Community & Government

Violence, Change and The Law

Sherrilyn Ifill explains how Black Americans’ civil rights were curtailed through white supremacists’ reactions to the 14th Amendment. The Civil Rights Acts unraveled gains made during Reconstruction, and Jim Crow laws were enacted in the South.

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Topics include: Abandoning The 14th Amendment's Pledge • Jim Crow: An Era of Apartheid • Violence, Then Progress

Seven preeminent Black thought leaders share their insight on the reckoning with race in America in three parts: past, present, and future.

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[MUSIC PLAYING] INSTRUCTOR: If you look at the Reconstruction period and the years immediately following it, Black people were very clear about what they wanted. They believed the words of the 14th Amendment, that it was possible to create true citizenship for themselves, and to position then their children and their children's children to be full citizens in this country. Now, remember, an enormous period of violence occurs during this period, as well. The Ku Klux Klan is created during Reconstruction. But sometimes it's not even the Klan. Sometimes it's just white people engaged in concerted violence in an attempt, really, to frustrate, to turn back what has happened following the Civil War. It's a very, very serious and violent period. [MUSIC PLAYING] What then follows, of course, is a period in which, increasingly, Black people are herded into segregation by a variety of laws and practices. This is aided by the Supreme Court, which decides the civil rights cases. And the civil rights cases are a set of challenges to theaters and other public accommodations that do not want to seat Black people on an equal basis with white people. And the Supreme Court basically says that's private discrimination, and the 14th Amendment has nothing to do with that. They are already exhausted with the project of equality just 20 years after the end of the Civil War. So that's the 1880s. Then we get to 1896, Plessy versus Ferguson. This is a case involving segregated rail accommodations, in which the Supreme Court upholds the right of states to impose segregation laws and introduces the concept of separate but equal, that yes, the 14th Amendment says equality, but it doesn't say they have to be together. So long as they're equal, they can be separate. Now of course, this is a bit of sleight of hand. Everyone knows that white supremacy does not segregate because they think Black people are equal. They segregate for the purpose of articulating the inferior position of Black people. And so this then opens up the door to the Jim Crow period and to the promulgation of Jim Crow laws throughout the country, but most particularly in the South. And these Jim Crow laws prescribe the lives of Black people-- where they can go, what they can do, how they can move about the society, where they can be educated, where they can have access to. And it essentially shuts Black people out of the project of full citizenship. It ends it full stop, and creates a separate world for Black people to live in, which is precisely the opposite of the promise of the 14th Amendment. I sometimes hesitate to use the term Jim Crow because it sounds so jaunty, and not actually like a very violent form of apartheid. But that's what it was. Jim Crow laws were laws that were promulgated to keep Black people in their place. There was the grandfather clause. The grandfather clause says that you were only entitled to vote if your grandfather was eligible to vote...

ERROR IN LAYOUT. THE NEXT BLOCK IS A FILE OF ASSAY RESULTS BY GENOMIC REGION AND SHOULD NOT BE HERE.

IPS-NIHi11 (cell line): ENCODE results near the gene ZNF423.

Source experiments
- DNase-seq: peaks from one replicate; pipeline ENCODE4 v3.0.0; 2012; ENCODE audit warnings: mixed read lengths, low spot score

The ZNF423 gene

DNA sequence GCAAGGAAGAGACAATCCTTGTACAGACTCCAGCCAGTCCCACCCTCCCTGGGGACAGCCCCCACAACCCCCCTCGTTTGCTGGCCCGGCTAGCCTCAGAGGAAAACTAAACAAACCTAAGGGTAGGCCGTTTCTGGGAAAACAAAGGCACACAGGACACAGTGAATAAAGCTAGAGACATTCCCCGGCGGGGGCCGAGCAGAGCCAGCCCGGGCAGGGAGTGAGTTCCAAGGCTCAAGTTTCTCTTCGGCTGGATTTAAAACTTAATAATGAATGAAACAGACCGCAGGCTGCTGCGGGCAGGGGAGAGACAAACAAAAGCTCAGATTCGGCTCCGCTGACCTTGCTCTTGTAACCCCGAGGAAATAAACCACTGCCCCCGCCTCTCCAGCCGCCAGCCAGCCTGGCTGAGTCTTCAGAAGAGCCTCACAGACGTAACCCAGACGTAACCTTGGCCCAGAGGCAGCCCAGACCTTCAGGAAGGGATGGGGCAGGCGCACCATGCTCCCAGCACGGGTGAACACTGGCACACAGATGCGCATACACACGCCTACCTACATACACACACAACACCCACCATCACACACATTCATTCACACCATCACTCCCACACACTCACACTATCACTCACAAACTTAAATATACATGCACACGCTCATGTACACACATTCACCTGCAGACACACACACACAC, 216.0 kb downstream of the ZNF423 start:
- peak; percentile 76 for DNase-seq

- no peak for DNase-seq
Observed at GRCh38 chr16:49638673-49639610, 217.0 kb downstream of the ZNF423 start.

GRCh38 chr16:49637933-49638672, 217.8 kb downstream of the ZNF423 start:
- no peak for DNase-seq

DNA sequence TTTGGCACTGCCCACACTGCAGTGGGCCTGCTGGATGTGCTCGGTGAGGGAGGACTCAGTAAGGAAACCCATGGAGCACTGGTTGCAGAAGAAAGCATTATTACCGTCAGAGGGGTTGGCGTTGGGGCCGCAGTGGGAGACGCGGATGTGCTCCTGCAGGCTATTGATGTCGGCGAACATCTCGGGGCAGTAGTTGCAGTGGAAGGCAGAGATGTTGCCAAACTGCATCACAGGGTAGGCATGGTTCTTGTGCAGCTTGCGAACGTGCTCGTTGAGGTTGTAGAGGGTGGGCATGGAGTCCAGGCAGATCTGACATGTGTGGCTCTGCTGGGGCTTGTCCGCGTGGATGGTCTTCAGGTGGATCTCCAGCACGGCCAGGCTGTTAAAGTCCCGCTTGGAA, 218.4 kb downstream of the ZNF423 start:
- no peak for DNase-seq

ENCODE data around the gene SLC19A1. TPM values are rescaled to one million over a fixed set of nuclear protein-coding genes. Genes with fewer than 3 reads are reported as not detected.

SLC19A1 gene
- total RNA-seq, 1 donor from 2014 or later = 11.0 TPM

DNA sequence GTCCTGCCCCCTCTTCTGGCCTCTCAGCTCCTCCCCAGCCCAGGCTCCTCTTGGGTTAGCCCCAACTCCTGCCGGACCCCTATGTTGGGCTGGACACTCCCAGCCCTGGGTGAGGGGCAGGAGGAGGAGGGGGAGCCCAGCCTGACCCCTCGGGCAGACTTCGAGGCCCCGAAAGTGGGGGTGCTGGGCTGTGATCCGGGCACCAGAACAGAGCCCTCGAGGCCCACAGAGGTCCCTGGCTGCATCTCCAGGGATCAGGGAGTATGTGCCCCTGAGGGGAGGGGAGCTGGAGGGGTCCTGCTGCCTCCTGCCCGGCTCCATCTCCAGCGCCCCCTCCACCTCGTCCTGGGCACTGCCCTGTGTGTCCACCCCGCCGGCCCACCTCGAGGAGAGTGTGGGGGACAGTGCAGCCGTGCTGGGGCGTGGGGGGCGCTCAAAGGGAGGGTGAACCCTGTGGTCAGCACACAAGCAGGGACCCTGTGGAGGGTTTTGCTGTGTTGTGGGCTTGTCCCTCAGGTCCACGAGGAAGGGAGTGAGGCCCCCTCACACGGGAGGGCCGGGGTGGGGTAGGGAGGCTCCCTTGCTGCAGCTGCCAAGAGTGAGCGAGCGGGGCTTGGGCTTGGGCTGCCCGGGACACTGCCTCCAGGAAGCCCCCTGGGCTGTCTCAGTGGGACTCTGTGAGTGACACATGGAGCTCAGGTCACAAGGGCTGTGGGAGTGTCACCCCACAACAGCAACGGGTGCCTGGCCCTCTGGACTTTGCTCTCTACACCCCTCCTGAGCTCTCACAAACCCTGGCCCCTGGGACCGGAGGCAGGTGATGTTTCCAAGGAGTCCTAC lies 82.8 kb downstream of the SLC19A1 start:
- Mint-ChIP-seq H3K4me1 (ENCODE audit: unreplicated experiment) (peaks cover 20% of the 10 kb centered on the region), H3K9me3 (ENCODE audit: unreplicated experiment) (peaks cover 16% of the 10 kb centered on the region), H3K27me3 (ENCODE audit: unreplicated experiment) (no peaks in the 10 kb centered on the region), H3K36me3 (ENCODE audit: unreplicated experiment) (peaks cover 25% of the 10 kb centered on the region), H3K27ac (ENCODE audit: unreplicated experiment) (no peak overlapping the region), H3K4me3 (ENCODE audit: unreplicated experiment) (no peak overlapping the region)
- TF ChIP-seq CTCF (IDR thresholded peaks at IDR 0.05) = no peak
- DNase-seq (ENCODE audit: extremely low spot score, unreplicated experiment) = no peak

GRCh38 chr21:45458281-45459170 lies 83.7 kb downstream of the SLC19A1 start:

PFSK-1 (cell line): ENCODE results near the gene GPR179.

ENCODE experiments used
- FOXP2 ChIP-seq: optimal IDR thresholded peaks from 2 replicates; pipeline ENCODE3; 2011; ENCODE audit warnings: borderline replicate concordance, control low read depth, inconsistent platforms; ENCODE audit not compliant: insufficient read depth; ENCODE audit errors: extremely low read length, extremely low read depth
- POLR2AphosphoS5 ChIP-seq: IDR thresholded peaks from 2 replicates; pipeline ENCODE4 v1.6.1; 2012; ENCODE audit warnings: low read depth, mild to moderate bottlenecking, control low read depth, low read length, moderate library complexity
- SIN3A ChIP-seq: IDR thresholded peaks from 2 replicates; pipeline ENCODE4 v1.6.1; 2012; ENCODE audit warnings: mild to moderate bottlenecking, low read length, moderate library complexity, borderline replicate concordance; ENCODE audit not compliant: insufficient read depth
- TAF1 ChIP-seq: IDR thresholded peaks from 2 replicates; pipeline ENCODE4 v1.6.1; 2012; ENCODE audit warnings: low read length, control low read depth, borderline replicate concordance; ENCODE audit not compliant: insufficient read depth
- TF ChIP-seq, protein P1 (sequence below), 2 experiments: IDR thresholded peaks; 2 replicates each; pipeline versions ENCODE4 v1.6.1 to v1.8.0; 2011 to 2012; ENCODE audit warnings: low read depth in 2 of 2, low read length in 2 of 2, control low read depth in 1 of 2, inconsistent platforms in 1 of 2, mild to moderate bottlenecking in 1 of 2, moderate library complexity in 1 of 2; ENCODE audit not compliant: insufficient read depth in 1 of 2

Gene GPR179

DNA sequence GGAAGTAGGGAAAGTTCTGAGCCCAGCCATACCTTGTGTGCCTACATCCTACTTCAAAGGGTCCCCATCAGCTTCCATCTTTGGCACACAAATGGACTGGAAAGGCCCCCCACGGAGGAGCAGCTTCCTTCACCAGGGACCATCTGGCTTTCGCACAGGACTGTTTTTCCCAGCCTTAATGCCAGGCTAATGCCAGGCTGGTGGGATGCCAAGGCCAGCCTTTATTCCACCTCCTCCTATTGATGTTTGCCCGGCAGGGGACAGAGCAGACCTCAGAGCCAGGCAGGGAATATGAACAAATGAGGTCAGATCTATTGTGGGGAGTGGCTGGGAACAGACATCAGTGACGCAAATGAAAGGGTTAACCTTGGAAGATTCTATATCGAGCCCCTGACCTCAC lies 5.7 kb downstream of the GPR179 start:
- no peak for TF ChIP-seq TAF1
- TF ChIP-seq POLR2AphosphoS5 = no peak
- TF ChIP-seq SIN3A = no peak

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From critical race theory to the 1619 Project, Black intellectuals are reshaping conversations on race in America. Now seven of those preeminent voices share their insight on the reckoning with race in America in three parts: past, present, and future. Gain a foundational understanding of the history of white supremacy and discover a path forward through the limitless capacity and resilience of Black love.

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Angela Davis, Cornel West, Kimberlé Williams Crenshaw, Nikole Hannah-Jones, Sherrilyn Ifill, Jelani Cobb, and John McWhorter

Seven preeminent Black thought leaders share their insight on the reckoning with race in America in three parts: past, present, and future.

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